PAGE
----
This cerebral and academic defence of the ‘perspective’ seems more designed as food for an enjoyable Left Bank debate by Parisian intellectuals than as effective ammunition against the shrapnel in the political messages the three leaders have clearly been getting from focus groups and grass roots in their respective countries.

The significance of the French presidential position on multiculturalism — it took four months to gestate post-Merkel remember — should not be overlooked.

France with the largest Muslim population in western Europe– five to six million (8-9.6%) of the total according to a BBC European factsheet “favours Muslim integration. But the growth of the community has challenged the French ideal of a strict separation between religion and public life”.

These factors are now of growing political import following the resurgence of the Front National party as FrenchNewsOnline has previously reported here and here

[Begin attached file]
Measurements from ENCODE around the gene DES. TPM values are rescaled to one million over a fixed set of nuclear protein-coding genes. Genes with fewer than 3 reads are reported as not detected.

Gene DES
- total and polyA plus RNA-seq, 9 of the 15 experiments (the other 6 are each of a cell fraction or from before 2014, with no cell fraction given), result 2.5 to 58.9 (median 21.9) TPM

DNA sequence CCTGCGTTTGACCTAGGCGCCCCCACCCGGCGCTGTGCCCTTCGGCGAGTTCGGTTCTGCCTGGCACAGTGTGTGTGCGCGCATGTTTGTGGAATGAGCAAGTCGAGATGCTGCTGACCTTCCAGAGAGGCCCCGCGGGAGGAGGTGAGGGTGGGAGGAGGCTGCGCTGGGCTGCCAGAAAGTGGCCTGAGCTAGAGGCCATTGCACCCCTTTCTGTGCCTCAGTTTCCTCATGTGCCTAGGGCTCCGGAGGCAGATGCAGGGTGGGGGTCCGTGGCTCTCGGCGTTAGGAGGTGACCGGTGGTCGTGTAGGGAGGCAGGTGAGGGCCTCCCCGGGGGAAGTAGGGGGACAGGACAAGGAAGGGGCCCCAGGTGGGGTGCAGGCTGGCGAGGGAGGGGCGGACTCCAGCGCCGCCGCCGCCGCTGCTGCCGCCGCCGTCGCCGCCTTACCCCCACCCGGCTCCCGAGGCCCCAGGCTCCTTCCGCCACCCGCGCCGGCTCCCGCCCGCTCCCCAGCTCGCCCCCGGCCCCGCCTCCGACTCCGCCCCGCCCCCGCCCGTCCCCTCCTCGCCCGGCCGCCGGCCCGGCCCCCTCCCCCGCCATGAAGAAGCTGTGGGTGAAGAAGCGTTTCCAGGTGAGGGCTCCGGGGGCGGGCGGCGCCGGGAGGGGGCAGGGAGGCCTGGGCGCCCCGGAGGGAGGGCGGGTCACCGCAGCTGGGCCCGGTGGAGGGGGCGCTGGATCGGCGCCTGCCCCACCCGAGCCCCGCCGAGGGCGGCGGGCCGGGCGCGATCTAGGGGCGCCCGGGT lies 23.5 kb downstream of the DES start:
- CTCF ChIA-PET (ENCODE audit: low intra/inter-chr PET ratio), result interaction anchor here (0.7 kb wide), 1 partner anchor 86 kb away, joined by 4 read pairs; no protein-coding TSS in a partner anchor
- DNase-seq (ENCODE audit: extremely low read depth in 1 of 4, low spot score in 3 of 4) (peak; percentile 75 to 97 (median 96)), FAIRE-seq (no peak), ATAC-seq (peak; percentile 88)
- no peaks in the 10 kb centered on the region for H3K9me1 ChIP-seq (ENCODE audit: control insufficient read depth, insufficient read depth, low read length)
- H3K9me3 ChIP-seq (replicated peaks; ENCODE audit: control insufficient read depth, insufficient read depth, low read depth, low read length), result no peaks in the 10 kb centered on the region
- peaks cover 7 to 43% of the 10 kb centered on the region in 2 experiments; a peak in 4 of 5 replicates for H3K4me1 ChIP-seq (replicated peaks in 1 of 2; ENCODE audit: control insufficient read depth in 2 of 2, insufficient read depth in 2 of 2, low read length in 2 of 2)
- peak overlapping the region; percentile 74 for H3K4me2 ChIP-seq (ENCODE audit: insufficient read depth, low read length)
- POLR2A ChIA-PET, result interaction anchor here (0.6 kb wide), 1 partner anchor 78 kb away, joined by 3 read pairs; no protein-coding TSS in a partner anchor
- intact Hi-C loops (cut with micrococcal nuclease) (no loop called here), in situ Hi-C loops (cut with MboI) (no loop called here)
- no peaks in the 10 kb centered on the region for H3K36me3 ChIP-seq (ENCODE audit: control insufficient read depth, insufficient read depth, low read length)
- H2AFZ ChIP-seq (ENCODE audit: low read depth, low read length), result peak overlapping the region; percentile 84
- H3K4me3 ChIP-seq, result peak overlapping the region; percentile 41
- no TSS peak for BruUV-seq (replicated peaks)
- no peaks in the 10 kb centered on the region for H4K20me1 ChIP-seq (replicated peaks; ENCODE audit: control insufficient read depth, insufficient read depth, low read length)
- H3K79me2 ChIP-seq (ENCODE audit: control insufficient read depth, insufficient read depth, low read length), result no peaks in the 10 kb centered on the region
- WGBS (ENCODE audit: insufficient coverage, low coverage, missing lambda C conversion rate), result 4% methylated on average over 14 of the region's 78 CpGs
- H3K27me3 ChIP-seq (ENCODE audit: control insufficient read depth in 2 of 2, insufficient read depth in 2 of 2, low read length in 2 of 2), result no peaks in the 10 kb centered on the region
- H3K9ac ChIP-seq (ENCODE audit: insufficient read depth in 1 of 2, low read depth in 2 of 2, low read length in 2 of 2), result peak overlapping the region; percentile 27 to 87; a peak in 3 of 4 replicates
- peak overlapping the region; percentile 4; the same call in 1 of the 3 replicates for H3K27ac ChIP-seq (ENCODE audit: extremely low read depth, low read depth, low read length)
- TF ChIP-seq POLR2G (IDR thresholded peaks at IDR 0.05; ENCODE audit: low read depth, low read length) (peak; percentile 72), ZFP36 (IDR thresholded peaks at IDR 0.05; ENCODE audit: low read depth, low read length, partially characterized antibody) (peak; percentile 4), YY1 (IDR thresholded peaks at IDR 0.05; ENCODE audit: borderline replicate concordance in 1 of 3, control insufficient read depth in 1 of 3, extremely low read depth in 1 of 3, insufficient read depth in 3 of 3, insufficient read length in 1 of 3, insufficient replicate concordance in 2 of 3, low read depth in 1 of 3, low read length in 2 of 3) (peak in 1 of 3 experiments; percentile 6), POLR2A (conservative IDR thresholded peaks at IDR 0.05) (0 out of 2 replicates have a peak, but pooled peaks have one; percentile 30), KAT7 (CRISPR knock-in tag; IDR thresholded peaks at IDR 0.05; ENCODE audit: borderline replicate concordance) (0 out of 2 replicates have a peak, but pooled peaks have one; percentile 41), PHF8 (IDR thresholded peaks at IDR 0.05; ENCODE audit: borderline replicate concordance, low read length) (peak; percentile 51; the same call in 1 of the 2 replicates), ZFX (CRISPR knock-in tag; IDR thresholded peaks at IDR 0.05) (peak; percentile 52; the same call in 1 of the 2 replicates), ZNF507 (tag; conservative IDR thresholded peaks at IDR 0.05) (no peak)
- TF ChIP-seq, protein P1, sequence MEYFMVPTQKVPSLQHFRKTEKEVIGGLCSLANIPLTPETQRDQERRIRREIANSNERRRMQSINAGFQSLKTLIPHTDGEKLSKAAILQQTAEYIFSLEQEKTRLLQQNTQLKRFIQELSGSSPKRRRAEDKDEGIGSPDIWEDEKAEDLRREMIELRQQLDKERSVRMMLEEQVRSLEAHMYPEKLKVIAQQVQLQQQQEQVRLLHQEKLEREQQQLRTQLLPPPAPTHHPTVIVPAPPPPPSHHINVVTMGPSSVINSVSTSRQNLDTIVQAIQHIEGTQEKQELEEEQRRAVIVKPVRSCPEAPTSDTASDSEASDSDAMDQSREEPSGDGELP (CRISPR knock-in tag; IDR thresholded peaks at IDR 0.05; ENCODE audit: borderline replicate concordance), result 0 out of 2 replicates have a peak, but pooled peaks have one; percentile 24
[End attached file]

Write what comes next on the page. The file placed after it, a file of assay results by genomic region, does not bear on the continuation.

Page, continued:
Story: Ken Pottinger

A long and interesting essay “What is Multiculturalism” can be read in this paper by Bhikhu Parekh, Professor of Political Theory at the University of Hull, UK

A later essay from 2000 entitled “Rethinking Multiculturalism: Cultural Diversity and Political Theory” is dissected in this Culture Machine Review

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5 Responses to Failed, Politically Bankrupt, in a word Dead

  1. S T Vaughan March 7, 2011 at 9:19 pm

    It would appear the whole of Europe agrees multiculturalism is dead in Europe, so that solves the problem, and the problem now just goes away and everyone carries on doing their own thing – Germany ignores its immigrants, France shoves them on a ferry to England and England gives them a house and benefits, and all agree multiculturalism just doesn’t work!

    S T Vaughan
    B14 4EA